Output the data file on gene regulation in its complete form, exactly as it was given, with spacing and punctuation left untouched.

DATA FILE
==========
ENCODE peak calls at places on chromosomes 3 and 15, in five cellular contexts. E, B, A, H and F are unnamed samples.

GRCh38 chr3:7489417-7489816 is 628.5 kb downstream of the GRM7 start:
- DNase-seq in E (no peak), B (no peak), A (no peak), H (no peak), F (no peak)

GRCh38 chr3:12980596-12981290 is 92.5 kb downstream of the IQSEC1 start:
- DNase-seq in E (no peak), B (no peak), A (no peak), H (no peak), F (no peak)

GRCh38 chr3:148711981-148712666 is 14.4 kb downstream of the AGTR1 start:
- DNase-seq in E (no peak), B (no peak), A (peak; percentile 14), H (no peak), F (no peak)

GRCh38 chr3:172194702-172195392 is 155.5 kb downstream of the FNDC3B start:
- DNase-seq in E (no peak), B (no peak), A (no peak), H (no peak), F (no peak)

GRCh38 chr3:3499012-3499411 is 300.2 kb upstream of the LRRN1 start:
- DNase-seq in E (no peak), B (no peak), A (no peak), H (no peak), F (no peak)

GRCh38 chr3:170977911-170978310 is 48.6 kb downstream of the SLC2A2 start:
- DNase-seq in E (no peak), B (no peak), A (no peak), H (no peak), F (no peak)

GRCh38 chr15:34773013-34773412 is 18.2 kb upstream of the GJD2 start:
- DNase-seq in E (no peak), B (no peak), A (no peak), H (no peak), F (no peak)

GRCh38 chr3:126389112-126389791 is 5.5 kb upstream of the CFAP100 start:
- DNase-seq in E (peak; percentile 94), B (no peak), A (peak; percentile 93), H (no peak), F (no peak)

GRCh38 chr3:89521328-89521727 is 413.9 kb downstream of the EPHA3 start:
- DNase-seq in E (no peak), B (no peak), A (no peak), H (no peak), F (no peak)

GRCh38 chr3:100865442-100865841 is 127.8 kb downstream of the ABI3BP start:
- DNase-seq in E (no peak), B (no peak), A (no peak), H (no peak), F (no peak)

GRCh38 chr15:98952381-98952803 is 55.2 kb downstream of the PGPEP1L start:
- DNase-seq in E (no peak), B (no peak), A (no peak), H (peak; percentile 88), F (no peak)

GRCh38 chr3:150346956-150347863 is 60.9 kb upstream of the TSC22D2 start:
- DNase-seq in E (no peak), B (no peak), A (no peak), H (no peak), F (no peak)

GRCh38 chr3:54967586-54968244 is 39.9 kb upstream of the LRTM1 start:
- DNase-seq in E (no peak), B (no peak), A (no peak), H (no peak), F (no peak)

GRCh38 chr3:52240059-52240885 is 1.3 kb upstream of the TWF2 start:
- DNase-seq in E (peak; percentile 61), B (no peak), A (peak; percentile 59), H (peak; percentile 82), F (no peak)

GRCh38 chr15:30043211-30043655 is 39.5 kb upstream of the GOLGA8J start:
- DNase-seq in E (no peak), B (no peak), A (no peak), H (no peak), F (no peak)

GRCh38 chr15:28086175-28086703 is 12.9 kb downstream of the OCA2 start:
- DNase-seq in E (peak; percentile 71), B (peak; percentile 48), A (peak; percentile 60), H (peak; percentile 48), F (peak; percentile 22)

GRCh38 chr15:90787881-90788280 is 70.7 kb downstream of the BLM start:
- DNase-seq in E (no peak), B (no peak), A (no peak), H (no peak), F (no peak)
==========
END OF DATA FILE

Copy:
ENCODE peak calls at places on chromosomes 3 and 15, in five cellular contexts. E, B, A, H and F are unnamed samples.

GRCh38 chr3:7489417-7489816 is 628.5 kb downstream of the GRM7 start:
- DNase-seq in E (no peak), B (no peak), A (no peak), H (no peak), F (no peak)

GRCh38 chr3:12980596-12981290 is 92.5 kb downstream of the IQSEC1 start:
- DNase-seq in E (no peak), B (no peak), A (no peak), H (no peak), F (no peak)

GRCh38 chr3:148711981-148712666 is 14.4 kb downstream of the AGTR1 start:
- DNase-seq in E (no peak), B (no peak), A (peak; percentile 14), H (no peak), F (no peak)

GRCh38 chr3:172194702-172195392 is 155.5 kb downstream of the FNDC3B start:
- DNase-seq in E (no peak), B (no peak), A (no peak), H (no peak), F (no peak)

GRCh38 chr3:3499012-3499411 is 300.2 kb upstream of the LRRN1 start:
- DNase-seq in E (no peak), B (no peak), A (no peak), H (no peak), F (no peak)

GRCh38 chr3:170977911-170978310 is 48.6 kb downstream of the SLC2A2 start:
- DNase-seq in E (no peak), B (no peak), A (no peak), H (no peak), F (no peak)

GRCh38 chr15:34773013-34773412 is 18.2 kb upstream of the GJD2 start:
- DNase-seq in E (no peak), B (no peak), A (no peak), H (no peak), F (no peak)

GRCh38 chr3:126389112-126389791 is 5.5 kb upstream of the CFAP100 start:
- DNase-seq in E (peak; percentile 94), B (no peak), A (peak; percentile 93), H (no peak), F (no peak)

GRCh38 chr3:89521328-89521727 is 413.9 kb downstream of the EPHA3 start:
- DNase-seq in E (no peak), B (no peak), A (no peak), H (no peak), F (no peak)

GRCh38 chr3:100865442-100865841 is 127.8 kb downstream of the ABI3BP start:
- DNase-seq in E (no peak), B (no peak), A (no peak), H (no peak), F (no peak)

GRCh38 chr15:98952381-98952803 is 55.2 kb downstream of the PGPEP1L start:
- DNase-seq in E (no peak), B (no peak), A (no peak), H (peak; percentile 88), F (no peak)

GRCh38 chr3:150346956-150347863 is 60.9 kb upstream of the TSC22D2 start:
- DNase-seq in E (no peak), B (no peak), A (no peak), H (no peak), F (no peak)

GRCh38 chr3:54967586-54968244 is 39.9 kb upstream of the LRTM1 start:
- DNase-seq in E (no peak), B (no peak), A (no peak), H (no peak), F (no peak)

GRCh38 chr3:52240059-52240885 is 1.3 kb upstream of the TWF2 start:
- DNase-seq in E (peak; percentile 61), B (no peak), A (peak; percentile 59), H (peak; percentile 82), F (no peak)

GRCh38 chr15:30043211-30043655 is 39.5 kb upstream of the GOLGA8J start:
- DNase-seq in E (no peak), B (no peak), A (no peak), H (no peak), F (no peak)

GRCh38 chr15:28086175-28086703 is 12.9 kb downstream of the OCA2 start:
- DNase-seq in E (peak; percentile 71), B (peak; percentile 48), A (peak; percentile 60), H (peak; percentile 48), F (peak; percentile 22)

GRCh38 chr15:90787881-90788280 is 70.7 kb downstream of the BLM start:
- DNase-seq in E (no peak), B (no peak), A (no peak), H (no peak), F (no peak)